There's the Caravel again. The Caravel got a mention back at the start of the article — and no, we aren't talking about the 16th century sailing ship sailing the high seas — this is something else, designed to help ailing ICs!
Caravel is a block of pre-validated IP is a reference design block for the SkyWater process, and massively bootstraps the design process for any new chip — by providing a pre-made "host" onto which you can graft your "user project."
That's very, very handy!
Based around a PicoRV32 RISC-V core, with clock speeds in the region of ~50MHz, the Caravel provides a number of peripherals to the project area. Beyond power management and other core functions, the list includes
- 1 SPI flash controller
- 1 UART
- 1 SPI controller
- 2 counter-timers
- 1 dedicated GPIO channel
- 27 shared GPIO channels
- 8k word (32768 bytes x 8 bits) on-board SRAM
- All-digital frequency-locked loop clock multiplier 128bit logic analyzer.
The logic analyzer is a very interesting prospect — giving low-level, on-chip access to the various probe points defined — up to 128 of them.
Projects must successfully pass the Open MPW precheck tool, including LVS and DRC clean using the referenced versions of OpenLane flow.
This seems fair enough — with such a generous investment from Google in regard to covering the costs of chip manufacture, test and packaging, it makes good sense to ensure that the shuttles aren't just loaded up with "eh, let's see" approaches. The program wants to see as many success stories as possible, so the Open MPW precheck tool will aim to validate as much as possible in the new Caravel-based ASIC you've just designed!
Speaking of success stories... Well...
The OpenTDC design from Tristan Gingold is a time-to-digital converter with a precision of < 1ns, and provides a fine delay function of equal precision.
With obvious applications of laser ranging (including LIDAR and 3D mapping), other uses include time-of-flight measurements for observing particles generated by experiments in high-energy physics.
While not designed for practical deployment on any real blockchain, the SKY130 SHA3 Miner Caravel SOC is proof-of-work cryptominer demonstrator for a hypothetical blockchain hashing function that that is based on the SHA3-256 Hash.
With this design showing 12 of the 24 pipeline stages required for the full throughput, the need to split the miner implementation over two chips could overcome — with some careful, manual review of the some 300,000 auto routed cells and 1,000,000 interconnect traces!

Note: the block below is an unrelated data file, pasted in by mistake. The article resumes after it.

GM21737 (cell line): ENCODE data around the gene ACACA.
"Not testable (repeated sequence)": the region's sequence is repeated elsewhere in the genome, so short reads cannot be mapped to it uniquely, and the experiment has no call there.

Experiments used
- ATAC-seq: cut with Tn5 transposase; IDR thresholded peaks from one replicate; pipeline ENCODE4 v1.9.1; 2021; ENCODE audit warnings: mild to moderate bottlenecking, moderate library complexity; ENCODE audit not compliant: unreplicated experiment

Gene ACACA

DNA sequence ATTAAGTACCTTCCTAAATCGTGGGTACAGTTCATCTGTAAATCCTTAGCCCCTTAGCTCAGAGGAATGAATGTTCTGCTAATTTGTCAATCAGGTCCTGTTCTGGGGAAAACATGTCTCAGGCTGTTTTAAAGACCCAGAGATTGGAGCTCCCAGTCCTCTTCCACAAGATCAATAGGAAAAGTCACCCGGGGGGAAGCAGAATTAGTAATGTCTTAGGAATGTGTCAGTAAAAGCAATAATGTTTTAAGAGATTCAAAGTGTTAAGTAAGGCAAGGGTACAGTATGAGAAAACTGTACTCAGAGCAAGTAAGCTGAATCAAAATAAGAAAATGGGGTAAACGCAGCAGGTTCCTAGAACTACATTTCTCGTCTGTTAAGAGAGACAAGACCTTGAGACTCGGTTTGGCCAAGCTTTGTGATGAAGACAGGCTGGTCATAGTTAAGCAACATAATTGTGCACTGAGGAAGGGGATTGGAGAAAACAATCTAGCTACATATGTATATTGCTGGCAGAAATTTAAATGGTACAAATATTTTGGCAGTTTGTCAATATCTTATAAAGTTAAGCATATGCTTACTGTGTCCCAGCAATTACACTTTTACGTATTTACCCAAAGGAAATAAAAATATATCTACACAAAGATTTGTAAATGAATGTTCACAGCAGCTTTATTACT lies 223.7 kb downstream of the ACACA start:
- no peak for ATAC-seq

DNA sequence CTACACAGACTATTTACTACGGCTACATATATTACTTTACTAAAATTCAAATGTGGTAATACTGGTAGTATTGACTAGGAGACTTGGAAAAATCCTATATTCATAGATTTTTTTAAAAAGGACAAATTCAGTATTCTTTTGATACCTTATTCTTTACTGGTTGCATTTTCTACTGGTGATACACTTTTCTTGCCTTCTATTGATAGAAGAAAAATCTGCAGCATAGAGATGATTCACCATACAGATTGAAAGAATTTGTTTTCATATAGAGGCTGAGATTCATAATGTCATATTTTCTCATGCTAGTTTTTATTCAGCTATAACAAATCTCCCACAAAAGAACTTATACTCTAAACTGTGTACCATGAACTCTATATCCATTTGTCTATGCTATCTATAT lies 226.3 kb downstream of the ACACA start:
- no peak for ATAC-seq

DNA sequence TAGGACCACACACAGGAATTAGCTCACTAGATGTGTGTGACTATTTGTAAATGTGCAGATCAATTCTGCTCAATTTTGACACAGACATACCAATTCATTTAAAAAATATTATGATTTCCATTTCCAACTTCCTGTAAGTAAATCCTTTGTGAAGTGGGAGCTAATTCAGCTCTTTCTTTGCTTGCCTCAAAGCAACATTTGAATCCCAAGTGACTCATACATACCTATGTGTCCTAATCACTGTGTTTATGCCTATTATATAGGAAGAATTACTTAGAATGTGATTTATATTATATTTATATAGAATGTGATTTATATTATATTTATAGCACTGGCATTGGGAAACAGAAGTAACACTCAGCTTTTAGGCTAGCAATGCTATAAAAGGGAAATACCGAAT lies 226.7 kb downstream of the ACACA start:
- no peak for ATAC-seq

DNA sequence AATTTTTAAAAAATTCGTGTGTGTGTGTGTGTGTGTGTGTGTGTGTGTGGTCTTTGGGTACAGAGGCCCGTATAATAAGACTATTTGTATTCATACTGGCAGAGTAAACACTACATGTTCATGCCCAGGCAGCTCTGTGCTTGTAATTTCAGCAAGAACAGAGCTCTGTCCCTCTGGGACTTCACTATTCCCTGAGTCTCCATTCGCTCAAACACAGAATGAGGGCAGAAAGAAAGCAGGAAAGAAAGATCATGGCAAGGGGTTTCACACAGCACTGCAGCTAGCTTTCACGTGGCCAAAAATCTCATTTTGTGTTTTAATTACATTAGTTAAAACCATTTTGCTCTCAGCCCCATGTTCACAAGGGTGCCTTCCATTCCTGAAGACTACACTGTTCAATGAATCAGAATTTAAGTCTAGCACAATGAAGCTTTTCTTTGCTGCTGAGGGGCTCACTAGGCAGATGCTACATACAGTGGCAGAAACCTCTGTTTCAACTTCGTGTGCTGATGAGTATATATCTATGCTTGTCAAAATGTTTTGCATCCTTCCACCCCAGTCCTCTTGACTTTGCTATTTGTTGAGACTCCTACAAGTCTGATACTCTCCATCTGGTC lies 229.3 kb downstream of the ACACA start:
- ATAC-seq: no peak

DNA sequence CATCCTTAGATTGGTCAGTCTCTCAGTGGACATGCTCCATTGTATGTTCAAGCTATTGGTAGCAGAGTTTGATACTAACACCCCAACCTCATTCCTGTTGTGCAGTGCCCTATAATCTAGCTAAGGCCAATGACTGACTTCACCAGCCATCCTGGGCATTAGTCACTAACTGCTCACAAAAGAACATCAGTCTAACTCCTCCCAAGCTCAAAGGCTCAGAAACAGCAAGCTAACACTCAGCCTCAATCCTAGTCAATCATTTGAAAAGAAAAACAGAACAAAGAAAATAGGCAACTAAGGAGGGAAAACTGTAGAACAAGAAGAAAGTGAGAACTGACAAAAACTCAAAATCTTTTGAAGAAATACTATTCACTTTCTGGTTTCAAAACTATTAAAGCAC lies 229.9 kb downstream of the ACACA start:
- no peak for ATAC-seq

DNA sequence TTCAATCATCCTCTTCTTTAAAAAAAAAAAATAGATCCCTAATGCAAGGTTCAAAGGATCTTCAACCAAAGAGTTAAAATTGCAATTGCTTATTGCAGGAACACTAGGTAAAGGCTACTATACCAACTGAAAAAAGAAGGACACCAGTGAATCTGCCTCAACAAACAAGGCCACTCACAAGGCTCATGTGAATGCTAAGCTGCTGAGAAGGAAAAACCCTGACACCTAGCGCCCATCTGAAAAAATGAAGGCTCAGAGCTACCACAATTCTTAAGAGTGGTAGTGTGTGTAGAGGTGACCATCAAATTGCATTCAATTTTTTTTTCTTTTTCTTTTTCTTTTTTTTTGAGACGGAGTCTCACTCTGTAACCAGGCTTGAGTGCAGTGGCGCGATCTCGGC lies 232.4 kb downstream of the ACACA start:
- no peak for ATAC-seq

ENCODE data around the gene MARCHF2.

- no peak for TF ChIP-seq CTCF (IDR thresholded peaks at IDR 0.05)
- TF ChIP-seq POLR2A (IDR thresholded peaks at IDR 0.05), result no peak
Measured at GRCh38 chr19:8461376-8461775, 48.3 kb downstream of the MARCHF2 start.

Novelic, a design firm who look to specialize in the design of radar sensing systems, have created a Spectravel; a Caravel harness that implements a spectrometer ASIC, designed using the Chisel language.
Chisel itself is a new one to me, and looks — as far as I can see — to be a sort of contender to conventional VHDL / Verilog in as much a way as Python is a "contender" to C / C++, in that different programming paradigms provide different ways to approach problem solving.
With the high-level layout of their ASIC block features and interconnects defined in the schematic below, it's pretty mind boggling (for now, at least!) in how that translates to the large squiggly-looking auto placed mass of interconnected logic cells, generated by the efabless Place and route auto tooling!
With a whole suite of open source projects for Caravel-based designs currently available for you to review and dig into online, there's no better time than now to start familiarizing yourselves with with what we hope will soon become a more common place process.
While these three designs above focus on digital blocks, we can see Caravel-based ASIC designs within the efabless gallery that feature analog elements, such notable examples as this Amateur Radio Satellite Transceiver ASIC design from Thomas Parry, which is a strong contender for demonstrating what the Open MPW Shuttle program enables.
With a Fractional N-Phase Locked Loop block visible above, and the transceivers bandgap block visible below, these two parts alone look like a significant design effort — but seem to barely occupy the available die space!
In fact, you can count three of the bandgap blocks in amongst the empty space at the bottom right of the full die shot below, along with the single VCO, sat in the middle of the components along of the upper section of the user project area.
And while perhaps google might not keep shelling out the operation costs forever — this initial contribution will surely help direct the overall cost of ownership of such a Shuttle project into the realms of affordability by you and I alike!
For any one who might scoff at that, we suggest that you take full advantage of the program now while it's free!
Understandably, the process is still somewhat more involved than say, the likes of ordering a panel of PCBs. But, do remember that this is an full ASIC that's being created here — and with that in mind, the process being offered by the Open MPW program is something that is already far more user accessible than we'd ever imagined would be possible.
Read more on the fascinating Open MPW Shuttle here!